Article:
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December 14th, 2018

Insight

Trump, Biden and the septuagenarian smackdown

Wesley Pruden

By Wesley Pruden

Published March 20, 2018

Trump, Biden and the septuagenarian smackdown
This won't be "the thrilla in Manila," or the "rumble in the jungle," but "two clowns in a septuagenarian smackdown" should do more for the sweet science of boxing than anything since the two Joe Louis-Max Schmeling fights on the eve of World War II.

Joe Biden wants to take Donald Trump "behind the gym and beat the hell out of him," as he described it to students this week at the University of Miami. For his part, Trump isn't trembling. "Actually," he says in a tweet, "Crazy Joe Biden is trying to act like a tough guy, but actually he is weak, both mentally and physically, and yet he threatens me, for the second time, with physical assault."

John Adams and Thomas Jefferson didn't get along, Rutherford B. Hayes and Samuel Tilden didn't like each other much, particularly after Tilden won the popular vote and Hayes was elected by the Electoral College, and Harry S Truman and Tom Dewey purely despised each other.

But until now presidents, vice presidents and rivals for the White House have never resorted to the manly arts of self-defense to assert public supremacy. But for the face-off between "Don the Destroyer" in the red trunks, and "the Dover Dynamite" in the blue, the promoters will need a bigger arena than an alley behind the high-school gym.

This is a fight destined for Dallas, Columbus or Ann Arbor where there's a stadium big enough to accommodate the fans, the press, the celebrities and the medics. Nothing else is big enough. The Brown Bomber (those were politically very incorrect days) and "the Black Uhlan of the Rhine" had to settle for Yankee Stadium in 1936 and 1938. (Every sports page had a poet in those days.)

There's yet to be the weigh-in, but this one will definitely be a fight between heavyweights. The two warriors in silks are obviously spoiling for a fight. Don the Destroyer, 71, taunting from the relative safety of his Twitter account, says the Dover Dynamite "doesn't know me, but he would go down fast and hard, crying all the way."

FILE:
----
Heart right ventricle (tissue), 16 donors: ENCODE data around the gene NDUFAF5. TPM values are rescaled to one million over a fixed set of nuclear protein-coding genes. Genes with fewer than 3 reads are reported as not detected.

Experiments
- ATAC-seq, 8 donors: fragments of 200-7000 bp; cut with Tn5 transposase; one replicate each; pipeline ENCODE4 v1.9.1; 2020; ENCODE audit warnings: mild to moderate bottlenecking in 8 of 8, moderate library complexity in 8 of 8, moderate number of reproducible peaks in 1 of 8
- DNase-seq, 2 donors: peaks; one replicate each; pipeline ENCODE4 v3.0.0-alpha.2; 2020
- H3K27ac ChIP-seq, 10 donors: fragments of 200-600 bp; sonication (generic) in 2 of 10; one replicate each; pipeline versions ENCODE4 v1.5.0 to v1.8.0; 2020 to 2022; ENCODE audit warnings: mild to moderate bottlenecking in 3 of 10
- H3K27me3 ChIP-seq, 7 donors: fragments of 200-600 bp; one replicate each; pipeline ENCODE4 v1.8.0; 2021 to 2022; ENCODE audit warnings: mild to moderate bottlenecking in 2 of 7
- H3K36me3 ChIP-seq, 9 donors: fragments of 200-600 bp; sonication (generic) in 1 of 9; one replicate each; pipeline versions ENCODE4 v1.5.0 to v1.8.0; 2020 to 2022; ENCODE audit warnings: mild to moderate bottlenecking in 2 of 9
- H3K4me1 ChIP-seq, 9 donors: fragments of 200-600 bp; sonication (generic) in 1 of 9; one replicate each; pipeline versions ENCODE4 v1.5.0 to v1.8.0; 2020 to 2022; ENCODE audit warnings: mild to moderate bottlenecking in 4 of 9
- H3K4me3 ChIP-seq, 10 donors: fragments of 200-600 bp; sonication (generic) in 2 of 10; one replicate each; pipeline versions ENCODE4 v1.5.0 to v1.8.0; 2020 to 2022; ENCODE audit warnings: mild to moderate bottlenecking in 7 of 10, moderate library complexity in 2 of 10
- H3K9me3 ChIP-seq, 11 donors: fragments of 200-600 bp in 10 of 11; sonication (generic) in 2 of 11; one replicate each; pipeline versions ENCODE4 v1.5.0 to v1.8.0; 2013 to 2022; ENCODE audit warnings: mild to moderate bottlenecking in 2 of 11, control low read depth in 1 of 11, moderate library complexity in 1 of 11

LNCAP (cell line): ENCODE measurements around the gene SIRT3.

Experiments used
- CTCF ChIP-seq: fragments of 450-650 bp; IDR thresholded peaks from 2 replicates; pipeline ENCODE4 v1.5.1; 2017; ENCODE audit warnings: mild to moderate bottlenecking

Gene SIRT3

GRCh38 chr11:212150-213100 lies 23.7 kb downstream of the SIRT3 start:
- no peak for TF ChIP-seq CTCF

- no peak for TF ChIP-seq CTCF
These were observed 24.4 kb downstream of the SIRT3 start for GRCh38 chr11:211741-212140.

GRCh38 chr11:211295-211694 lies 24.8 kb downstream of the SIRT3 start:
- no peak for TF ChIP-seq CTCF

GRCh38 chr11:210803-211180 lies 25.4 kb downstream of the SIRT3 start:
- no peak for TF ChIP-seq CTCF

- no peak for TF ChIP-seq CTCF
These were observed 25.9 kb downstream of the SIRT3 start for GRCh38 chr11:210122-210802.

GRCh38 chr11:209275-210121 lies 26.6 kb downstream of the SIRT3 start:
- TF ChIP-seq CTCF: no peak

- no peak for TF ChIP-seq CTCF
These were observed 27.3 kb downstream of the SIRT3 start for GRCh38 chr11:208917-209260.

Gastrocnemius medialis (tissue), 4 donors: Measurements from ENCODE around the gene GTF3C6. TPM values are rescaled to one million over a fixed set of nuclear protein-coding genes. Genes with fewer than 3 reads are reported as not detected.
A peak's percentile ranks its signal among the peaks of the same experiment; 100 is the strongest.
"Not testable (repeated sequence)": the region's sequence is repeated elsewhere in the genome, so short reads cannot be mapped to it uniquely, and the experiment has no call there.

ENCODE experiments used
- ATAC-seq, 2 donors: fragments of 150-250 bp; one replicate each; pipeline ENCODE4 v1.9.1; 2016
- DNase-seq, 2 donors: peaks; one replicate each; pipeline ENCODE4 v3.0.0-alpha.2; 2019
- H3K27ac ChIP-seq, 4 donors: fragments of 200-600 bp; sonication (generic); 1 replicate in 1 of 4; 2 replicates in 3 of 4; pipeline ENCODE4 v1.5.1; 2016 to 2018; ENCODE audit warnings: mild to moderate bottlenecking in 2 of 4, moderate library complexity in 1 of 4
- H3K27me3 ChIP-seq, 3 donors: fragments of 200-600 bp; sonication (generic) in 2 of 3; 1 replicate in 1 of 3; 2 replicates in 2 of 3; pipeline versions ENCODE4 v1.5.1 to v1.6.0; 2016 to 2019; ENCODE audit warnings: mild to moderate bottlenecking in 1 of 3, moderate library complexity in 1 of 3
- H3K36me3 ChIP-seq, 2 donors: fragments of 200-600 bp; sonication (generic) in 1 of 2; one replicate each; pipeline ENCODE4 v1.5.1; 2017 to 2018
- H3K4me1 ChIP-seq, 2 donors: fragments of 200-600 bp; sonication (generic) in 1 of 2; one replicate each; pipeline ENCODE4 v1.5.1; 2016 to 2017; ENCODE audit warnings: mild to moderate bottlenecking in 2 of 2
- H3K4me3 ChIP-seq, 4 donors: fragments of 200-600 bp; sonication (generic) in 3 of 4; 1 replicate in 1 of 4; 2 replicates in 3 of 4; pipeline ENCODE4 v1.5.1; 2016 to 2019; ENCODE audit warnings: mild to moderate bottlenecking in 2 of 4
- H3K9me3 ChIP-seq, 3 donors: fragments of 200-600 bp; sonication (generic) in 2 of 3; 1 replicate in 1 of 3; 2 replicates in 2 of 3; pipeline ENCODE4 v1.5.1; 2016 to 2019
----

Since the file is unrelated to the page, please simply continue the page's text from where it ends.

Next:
The Dover Dynamite himself mocked the Destroyer's famous recipe for grabbing a woman "without permission" (though permission is not where he said to grab one), and said the man who disrespects women is "usually the fattest, ugliest S.O.B. in the room."

Slipping the needle to an opponent is a hallowed tradition of heavyweight championship fights, and the yellow-haired Destroyer keeps his needle busy. He calls Biden "sleepy-eyed Joe" and "our not very bright vice president" and boldly promises to "kick his ass."

The Dover Dynamite boasts that he was "a pretty good athlete in high school," and sounds eager for a come-back, though at 75 he does not necessarily look like the athlete he was when he was in high school. But you never know. Jersey Joe Walcott went at it for a long time, too.

Students of the lore of the ring are quick to point out the similarities between this fight, even if it's blubber versus Jell-O, and the Louis-Schmeling epics. Those long-ago matches were cast as political throw-downs, too. Schmeling was a German, though definitely not a Nazi and who said quietly that "I am not in any way a superman." Louis was the great brown hope in the first fight, when he was knocked out in the 12th round, and two years later was everybody's great hope of any color.

He played too much golf in training for the first fight, neglecting his running and eating too heartily, and for the second fight, after promising FDR that he would win it for the country, gave up women during training to prove it. Schmeling only got in two punches before Louis put him away in the first round. Schemeling thanked Hitler for his good wishes, but pointedly said he wanted to win a victory "only for Germany's colors." Nothing about Nazi pride, and he trained in the Catskills, where many Jews from New York City summered, in a salute to fans of the Jewish persuasion. Hitler wouldn't let Schemeling take his mother to New York to see the fight lest he defect, as his friend Jack Dempsey urged him to do.

There are no genuine Nazis to root for in the match at hand, though some Democrats have occasionally accused the Donald of fascism and worse. Biden once said nice things about the Confederacy, there's speculation that he might train in the Old Dominion, so who's the bigot?  Trump's a definite for Mar-a-Largo, but he should remember what too much golf and girls did to Joe Louis. There's no betting line yet, but the betting here is that neither man, bloody if unbowed, will be able to answer the bell for the second round.

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JWR contributor Wesley Pruden is editor emeritus of The Washington Times. His column has appeared in JWR since March, 2000.

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